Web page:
Overdevelopment, Overpopulation, Overshoot

    Suburban Sprawl: aerial view of landscape outside Miami, Florida, shows 13 golf courses amongst track homes on the edge of the Everglades.

    Garth Lentz

    Overdevelopment, Overpopulation, Overshoot

    Toxic Landscape: Aerial view of the tar sands region, where mining operations and tailings ponds are so vast they can be seen from outer space; Alberta, Canada

    Cotton Coulson/Keenpress

    Overdevelopment, Overpopulation, Overshoot

    Ice Waterfall: In both the Arctic and Antarctic regions, ice is retreating. Melting water on icecap, North East Land, Svalbard, Norway

    Yann Arthus-Bertrand

    Overdevelopment, Overpopulation, Overshoot

    Satellite Dishes: The rooftops of Aleppo, Syria, one of the world’s oldest cities, are covered with satellite dishes, linking residents to a globalized consumer culture.

    Stephanie Sinclair

    Overdevelopment, Overpopulation, Overshoot

    Child Brides: Tahani, 8, is seen with her husband Majed, 27, and her former classmate Ghada, 8, and her husband in Hajjah, Yemen, July 26, 2010.

    Mike Hedge

    Overdevelopment, Overpopulation, Overshoot

    Megalopolis: Shanghai, China, a sprawling megacity of 24 Million

    Google Earth/ 2014 Digital Globe

    Overdevelopment, Overpopulation, Overshoot

    Big Hole: The Mir Mine in Russia is the world’s largest diamond mine.

    Daniel Dancer

    Overdevelopment, Overpopulation, Overshoot

    Clear-cut: Industrial forestry degrading public lands, Willamette National Forest, Oregon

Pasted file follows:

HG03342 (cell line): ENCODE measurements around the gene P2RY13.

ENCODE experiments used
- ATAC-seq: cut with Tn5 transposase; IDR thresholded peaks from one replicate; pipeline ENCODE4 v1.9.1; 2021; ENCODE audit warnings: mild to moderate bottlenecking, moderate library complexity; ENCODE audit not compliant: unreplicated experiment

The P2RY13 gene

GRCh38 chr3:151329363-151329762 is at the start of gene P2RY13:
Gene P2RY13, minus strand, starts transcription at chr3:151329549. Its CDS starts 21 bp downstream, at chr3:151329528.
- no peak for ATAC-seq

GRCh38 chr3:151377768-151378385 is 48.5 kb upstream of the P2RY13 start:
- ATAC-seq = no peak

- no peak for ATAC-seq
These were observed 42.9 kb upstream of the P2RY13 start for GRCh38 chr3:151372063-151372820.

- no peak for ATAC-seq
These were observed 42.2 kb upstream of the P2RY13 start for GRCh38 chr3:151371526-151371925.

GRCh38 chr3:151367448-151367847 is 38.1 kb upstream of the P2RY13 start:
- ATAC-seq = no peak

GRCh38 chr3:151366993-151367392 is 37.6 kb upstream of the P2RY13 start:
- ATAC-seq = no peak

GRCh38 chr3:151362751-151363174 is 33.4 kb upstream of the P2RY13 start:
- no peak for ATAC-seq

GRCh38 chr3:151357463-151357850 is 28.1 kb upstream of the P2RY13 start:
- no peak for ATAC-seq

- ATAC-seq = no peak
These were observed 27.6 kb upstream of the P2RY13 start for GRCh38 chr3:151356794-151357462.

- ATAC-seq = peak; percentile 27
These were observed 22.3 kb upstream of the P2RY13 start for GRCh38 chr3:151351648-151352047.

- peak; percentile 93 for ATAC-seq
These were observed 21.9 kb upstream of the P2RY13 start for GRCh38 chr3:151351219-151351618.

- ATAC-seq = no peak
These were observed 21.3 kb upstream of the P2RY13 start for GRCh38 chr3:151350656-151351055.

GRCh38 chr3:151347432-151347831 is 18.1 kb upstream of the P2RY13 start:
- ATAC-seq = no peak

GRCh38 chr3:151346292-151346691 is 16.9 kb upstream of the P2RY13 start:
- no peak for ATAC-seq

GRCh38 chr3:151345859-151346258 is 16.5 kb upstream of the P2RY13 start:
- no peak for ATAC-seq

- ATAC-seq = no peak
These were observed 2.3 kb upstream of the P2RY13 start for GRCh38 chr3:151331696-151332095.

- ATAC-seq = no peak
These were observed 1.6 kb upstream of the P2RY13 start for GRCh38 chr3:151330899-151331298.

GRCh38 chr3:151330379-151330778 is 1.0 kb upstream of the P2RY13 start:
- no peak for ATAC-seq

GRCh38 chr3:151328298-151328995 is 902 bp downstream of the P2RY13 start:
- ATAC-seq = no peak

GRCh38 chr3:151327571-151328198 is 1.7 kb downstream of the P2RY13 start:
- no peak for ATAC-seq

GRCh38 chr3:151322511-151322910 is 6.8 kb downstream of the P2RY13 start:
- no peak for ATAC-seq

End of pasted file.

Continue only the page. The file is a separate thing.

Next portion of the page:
Peter Essick

    Overdevelopment, Overpopulation, Overshoot

    Computer Dump: Massive quantities of waste from obsolete computers and other electronics are typically shipped to the developing world for sorting and/or disposal. Photo from Accra, Ghana.

    Daniel Beltra

    Overdevelopment, Overpopulation, Overshoot

    Oil Spill Fire: Aerial view of an oil fire following the 2010 Deepwater Horizon oil disaster, Gulf of Mexico

    Ian Wylie

    Overdevelopment, Overpopulation, Overshoot

    Slide 13

    Airplane Contrails: Globalized transportation networks, especially commercial aviation, are a major contributor of air pollution and greenhouse gas emissions. Photo of contrails in the west London sky over the River Thames, London, England.

    R.J. Sangosti/Denver Post

    Overdevelopment, Overpopulation, Overshoot

    Fire: More frequent and more intense wildfires (such as this one in Colorado, USA) are another consequence of a warming planet.

  • Recent Slide Shows

Comments

0 Comments

Comment Preview

Your name will appear as username ( settings | log out )

You may use these HTML tags and attributes: <a href=""> <b> <em> <strong> <i> <blockquote>